Thirty years have passed since the drummer and his Metallica bandmates released their mind-boggling masterwork, and it still sounds as powerful as it does fearless. Master of Puppets originally came out on March 3rd, 1986, and it remains a high-water mark for not just the band but for metal as a genre. Its eight songs make up a deep and visceral look at manipulation in all its forms, but thanks to a mix of headbangable riffs and rhythms, it never trades heavy for heady.
The LP came out just five years into Metallica’s career, and in that half-decade they had already pioneered thrash metal on their debut, 1983’s Kill ‘Em All, and added intricate and elegant melodies to the mix on the following year’s Ride the Lightning. But it’s in the twists and turns of Master of Puppets’ title track, the breakneck, scattershot rhythms of “Disposable Heroes” and the heavy pull of “The Thing That Should Not Be,” among other songs, that the band reenergized and refocused its sound. It’s a record with a legacy that Metallica, whose members’ average age was 23 at the time, couldn’t escape now even if they tried.
In the years since, the record’s moody “Welcome Home (Sanitarium)” and brutal “Battery” have become set-list staples, while its title track – a nuanced showstopper about drug addiction – has become Metallica’s most-played live song. “A couple of years ago, we did a tour in Europe where we let fans pick the set lists, and, out of 20 or 30 shows, ‘Master of Puppets’ was the Number One most requested song at every show,” the drummer says. “It’s crazy.”
The album is also irrevocably tied to bassist Cliff Burton, who had co-written close to half its songs and who died in a freak tour-bus accident six months after the record came out. In recent years, the band has begun playing Master’s eight-minute instrumental “Orion” in deference to Burton.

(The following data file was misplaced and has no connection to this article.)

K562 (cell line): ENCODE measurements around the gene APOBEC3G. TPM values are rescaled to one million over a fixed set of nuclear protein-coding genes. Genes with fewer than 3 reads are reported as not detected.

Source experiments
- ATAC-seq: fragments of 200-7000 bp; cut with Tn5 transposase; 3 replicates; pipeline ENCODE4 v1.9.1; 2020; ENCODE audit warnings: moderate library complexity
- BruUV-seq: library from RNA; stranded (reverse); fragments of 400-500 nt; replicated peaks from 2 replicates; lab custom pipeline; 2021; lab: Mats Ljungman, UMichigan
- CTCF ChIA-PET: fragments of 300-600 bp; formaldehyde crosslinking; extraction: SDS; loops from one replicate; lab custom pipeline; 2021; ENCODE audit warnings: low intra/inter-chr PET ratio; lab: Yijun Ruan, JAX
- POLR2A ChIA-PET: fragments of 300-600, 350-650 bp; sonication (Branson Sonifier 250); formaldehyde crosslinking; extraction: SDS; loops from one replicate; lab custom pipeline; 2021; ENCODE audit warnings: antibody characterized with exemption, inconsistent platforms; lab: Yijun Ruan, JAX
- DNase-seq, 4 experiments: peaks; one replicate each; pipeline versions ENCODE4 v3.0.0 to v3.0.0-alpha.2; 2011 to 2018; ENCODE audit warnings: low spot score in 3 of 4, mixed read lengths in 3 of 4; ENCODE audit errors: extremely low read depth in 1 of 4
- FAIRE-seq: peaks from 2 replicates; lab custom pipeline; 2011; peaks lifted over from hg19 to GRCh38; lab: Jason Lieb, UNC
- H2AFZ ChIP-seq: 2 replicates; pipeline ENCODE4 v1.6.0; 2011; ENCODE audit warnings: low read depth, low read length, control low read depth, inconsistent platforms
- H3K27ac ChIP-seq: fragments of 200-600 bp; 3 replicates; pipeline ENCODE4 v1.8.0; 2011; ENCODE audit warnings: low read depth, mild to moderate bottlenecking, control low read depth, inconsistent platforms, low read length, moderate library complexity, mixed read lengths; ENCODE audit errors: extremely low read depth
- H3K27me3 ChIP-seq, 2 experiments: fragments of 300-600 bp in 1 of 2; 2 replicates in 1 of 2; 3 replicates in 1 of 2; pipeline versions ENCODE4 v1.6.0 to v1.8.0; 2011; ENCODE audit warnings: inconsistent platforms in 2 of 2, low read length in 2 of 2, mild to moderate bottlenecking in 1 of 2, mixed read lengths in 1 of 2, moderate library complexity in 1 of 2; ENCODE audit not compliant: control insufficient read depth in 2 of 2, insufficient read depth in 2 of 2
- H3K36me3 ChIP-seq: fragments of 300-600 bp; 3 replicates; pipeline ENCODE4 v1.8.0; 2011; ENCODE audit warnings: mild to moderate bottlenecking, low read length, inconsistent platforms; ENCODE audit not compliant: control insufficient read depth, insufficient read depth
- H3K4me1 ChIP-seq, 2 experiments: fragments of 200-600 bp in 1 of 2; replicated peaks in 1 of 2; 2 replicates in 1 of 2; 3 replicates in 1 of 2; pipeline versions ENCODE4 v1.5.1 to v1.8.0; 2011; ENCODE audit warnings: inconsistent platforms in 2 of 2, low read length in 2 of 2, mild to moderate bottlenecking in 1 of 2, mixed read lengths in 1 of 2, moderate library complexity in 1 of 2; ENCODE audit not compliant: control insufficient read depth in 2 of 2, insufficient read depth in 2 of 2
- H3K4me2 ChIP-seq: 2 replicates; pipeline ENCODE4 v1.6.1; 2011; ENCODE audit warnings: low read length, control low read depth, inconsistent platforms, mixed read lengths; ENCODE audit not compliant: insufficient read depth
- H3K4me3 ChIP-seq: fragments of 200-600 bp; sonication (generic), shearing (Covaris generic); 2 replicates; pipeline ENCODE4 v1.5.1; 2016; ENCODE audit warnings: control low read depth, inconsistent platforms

The album by itself would be enough to secure Metallica’s place in metal’s pantheon – even if they hadn’t regrouped later that year and, after a few releases, went on to record the mega-selling “Black Album” and become one of the biggest bands in the universe. It’s a legacy that will be explored in depth this fall in Back to the Front, a new book by author Matt Taylor that examines the Master of Puppets album and subsequent Damage Inc. Tour via previously unseen photos and interviews with the band and its crew. In celebration of the album’s anniversary this week, though, Ulrich, guitarist Kirk Hammett and co-producer Flemming Rasmussen spoke with Rolling Stone about what Master of Puppets means to them three decades later.
“It was a crazy time,” Ulrich remembers of the summer of 1985. That spring, band members had wrapped months of touring in support of Ride the Lightning and returned home to the San Francisco Bay area. Hammett went camping and fishing, according to a 1986 interview with Ulrich, while Hetfield and Ulrich traveled around the country, following Deep Purple. When they felt settled and ready to write, the singer and drummer, who shared a house in El Cerrito, began woodshedding new material, using cassettes of Burton and Hammett’s ideas, in their garage. They’d all get together and jam and eventually recorded them with the other members on a boombox.